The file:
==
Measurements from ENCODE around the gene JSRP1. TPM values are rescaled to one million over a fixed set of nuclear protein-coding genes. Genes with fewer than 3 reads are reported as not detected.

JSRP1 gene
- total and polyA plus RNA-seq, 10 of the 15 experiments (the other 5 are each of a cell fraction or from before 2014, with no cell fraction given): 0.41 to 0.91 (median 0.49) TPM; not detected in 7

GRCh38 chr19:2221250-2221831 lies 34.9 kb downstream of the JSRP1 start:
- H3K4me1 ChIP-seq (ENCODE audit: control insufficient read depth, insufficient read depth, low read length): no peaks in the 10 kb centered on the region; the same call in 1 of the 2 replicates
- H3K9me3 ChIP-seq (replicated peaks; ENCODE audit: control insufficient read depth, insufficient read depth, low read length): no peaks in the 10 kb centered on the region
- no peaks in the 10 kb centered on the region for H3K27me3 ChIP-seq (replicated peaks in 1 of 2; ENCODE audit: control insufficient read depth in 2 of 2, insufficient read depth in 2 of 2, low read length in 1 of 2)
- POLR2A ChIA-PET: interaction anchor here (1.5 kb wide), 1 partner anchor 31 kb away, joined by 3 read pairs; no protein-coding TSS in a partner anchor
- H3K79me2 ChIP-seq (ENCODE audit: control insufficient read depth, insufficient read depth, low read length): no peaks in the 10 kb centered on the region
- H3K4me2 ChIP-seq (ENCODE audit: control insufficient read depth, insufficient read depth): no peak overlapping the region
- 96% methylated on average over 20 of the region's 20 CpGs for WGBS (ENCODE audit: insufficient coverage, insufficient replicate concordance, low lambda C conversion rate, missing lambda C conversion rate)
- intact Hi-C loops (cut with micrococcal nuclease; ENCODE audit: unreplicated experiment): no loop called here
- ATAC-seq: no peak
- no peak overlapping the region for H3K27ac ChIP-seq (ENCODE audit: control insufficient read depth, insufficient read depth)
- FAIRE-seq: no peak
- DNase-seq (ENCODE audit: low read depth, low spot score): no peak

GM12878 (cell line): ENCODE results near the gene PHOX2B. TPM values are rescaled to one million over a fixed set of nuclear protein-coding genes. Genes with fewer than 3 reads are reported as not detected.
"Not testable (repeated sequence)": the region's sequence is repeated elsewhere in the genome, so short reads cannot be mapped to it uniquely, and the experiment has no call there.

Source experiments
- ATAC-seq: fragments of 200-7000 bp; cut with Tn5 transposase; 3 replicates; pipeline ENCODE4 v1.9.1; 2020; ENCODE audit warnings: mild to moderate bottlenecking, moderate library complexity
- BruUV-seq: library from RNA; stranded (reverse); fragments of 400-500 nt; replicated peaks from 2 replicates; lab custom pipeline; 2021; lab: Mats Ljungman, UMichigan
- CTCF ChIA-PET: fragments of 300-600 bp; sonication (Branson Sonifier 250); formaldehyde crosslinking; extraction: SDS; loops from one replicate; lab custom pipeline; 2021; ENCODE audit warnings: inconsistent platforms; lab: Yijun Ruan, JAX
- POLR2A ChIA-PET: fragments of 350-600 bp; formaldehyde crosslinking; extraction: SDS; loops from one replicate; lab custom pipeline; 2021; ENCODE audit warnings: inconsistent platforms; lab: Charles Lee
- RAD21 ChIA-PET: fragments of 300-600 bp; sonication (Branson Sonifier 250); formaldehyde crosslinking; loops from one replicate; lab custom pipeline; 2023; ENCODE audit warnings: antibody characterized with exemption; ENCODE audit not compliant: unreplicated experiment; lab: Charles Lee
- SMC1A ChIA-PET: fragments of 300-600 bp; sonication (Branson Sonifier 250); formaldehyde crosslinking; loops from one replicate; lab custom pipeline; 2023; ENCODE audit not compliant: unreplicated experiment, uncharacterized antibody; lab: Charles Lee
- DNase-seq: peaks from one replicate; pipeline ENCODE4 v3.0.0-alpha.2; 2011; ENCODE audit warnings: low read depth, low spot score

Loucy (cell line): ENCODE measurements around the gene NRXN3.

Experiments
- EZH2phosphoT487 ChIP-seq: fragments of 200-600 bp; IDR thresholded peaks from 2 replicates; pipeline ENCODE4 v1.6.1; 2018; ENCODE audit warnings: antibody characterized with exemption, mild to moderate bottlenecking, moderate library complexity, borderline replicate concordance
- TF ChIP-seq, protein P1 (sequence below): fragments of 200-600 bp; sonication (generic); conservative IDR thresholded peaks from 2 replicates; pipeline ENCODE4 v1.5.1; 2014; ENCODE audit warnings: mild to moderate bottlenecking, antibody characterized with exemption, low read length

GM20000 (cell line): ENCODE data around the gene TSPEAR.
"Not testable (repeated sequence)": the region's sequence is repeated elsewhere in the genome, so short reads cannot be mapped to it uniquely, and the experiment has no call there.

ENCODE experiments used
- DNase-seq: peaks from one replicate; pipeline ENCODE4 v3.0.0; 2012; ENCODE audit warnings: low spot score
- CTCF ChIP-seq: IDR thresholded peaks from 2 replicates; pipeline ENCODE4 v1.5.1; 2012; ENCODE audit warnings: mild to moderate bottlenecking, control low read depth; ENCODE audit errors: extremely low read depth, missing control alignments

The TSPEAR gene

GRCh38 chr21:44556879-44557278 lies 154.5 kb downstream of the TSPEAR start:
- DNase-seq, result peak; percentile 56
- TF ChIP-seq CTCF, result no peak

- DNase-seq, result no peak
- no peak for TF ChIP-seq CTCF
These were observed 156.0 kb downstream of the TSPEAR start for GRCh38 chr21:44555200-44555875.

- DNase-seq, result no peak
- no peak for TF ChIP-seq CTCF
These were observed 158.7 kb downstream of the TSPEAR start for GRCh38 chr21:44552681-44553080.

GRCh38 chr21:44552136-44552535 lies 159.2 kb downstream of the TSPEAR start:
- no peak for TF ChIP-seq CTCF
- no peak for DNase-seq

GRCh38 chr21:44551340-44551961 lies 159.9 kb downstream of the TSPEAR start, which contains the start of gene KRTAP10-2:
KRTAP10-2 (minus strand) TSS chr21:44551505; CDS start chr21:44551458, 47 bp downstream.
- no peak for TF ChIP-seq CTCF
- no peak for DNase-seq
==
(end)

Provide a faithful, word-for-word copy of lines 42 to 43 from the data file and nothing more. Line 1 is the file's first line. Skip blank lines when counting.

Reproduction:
These were observed 156.0 kb downstream of the TSPEAR start for GRCh38 chr21:44555200-44555875.

- DNase-seq, result no peak